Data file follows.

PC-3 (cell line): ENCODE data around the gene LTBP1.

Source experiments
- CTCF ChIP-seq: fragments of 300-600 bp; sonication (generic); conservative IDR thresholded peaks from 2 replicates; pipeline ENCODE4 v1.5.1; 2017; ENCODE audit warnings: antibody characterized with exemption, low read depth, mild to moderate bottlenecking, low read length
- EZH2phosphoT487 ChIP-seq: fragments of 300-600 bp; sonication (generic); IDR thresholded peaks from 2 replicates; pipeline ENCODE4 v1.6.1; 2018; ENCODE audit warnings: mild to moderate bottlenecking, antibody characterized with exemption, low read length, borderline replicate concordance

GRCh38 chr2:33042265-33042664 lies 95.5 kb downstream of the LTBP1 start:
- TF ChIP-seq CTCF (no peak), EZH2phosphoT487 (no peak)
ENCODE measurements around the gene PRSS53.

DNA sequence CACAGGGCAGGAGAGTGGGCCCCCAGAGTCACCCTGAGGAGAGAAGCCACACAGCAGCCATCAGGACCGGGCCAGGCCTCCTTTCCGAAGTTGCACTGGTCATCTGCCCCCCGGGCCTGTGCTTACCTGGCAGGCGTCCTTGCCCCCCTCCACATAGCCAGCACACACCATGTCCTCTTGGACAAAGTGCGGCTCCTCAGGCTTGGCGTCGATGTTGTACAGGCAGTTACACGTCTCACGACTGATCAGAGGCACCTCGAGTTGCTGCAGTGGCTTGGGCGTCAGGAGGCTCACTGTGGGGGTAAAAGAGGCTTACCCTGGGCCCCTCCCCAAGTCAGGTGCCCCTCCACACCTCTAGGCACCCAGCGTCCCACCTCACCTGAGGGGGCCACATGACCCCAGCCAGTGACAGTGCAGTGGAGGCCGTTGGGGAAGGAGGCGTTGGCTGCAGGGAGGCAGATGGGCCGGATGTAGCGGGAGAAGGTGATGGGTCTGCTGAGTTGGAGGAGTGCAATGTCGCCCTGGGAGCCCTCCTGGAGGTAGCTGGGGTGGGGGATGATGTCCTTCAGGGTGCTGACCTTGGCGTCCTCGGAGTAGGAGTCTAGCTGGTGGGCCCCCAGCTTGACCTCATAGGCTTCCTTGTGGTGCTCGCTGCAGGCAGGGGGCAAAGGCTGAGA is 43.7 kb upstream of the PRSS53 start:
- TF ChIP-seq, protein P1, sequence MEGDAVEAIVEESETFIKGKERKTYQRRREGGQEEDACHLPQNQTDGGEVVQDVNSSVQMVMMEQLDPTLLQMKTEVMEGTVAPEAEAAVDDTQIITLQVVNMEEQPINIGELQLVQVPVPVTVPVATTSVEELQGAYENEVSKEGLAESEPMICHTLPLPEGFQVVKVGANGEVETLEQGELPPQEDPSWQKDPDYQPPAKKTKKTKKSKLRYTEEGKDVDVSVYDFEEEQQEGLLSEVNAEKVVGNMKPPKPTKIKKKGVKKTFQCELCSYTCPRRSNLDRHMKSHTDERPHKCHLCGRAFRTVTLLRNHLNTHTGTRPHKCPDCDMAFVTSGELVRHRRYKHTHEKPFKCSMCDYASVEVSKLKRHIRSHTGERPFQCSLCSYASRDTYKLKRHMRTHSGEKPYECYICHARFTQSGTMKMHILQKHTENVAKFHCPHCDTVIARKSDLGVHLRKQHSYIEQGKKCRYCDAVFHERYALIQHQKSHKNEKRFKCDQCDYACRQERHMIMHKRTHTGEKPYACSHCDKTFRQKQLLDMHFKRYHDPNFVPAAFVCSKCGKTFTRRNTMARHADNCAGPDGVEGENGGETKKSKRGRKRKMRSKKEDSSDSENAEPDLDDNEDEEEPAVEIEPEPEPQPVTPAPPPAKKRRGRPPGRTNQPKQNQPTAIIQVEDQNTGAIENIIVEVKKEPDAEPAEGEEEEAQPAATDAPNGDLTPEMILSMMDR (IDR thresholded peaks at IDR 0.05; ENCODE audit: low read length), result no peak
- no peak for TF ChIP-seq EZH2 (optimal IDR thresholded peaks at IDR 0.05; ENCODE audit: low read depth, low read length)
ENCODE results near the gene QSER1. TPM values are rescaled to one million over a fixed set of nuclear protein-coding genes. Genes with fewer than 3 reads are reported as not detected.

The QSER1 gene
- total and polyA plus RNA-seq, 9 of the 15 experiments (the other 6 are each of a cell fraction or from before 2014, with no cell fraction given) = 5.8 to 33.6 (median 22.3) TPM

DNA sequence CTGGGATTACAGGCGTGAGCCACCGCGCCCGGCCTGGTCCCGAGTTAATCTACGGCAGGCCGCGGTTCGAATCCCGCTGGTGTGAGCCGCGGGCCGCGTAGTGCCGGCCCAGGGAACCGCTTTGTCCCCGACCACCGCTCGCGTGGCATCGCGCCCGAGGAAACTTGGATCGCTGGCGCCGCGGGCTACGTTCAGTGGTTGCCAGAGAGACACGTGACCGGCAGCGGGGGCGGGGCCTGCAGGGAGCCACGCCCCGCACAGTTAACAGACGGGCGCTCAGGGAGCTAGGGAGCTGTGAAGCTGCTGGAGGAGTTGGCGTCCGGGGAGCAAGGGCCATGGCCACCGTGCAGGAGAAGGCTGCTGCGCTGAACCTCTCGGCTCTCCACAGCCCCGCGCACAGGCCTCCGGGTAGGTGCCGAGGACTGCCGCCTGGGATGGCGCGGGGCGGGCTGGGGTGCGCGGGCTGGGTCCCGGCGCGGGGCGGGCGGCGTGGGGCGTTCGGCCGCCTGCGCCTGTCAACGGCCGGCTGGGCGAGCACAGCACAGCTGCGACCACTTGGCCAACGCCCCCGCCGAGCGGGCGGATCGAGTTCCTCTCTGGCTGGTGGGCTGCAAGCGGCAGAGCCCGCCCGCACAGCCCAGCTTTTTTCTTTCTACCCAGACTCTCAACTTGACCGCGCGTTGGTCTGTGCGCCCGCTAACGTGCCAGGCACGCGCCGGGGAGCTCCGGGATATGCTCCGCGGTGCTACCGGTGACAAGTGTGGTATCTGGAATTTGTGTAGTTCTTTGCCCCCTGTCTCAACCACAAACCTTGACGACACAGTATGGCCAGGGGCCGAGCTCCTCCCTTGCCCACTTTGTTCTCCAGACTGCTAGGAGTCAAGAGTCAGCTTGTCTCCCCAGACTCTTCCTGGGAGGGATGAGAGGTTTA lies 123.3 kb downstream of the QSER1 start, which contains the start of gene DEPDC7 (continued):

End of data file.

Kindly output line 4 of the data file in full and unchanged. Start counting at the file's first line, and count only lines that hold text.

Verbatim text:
- EZH2phosphoT487 ChIP-seq: fragments of 300-600 bp; sonication (generic); IDR thresholded peaks from 2 replicates; pipeline ENCODE4 v1.6.1; 2018; ENCODE audit warnings: mild to moderate bottlenecking, antibody characterized with exemption, low read length, borderline replicate concordance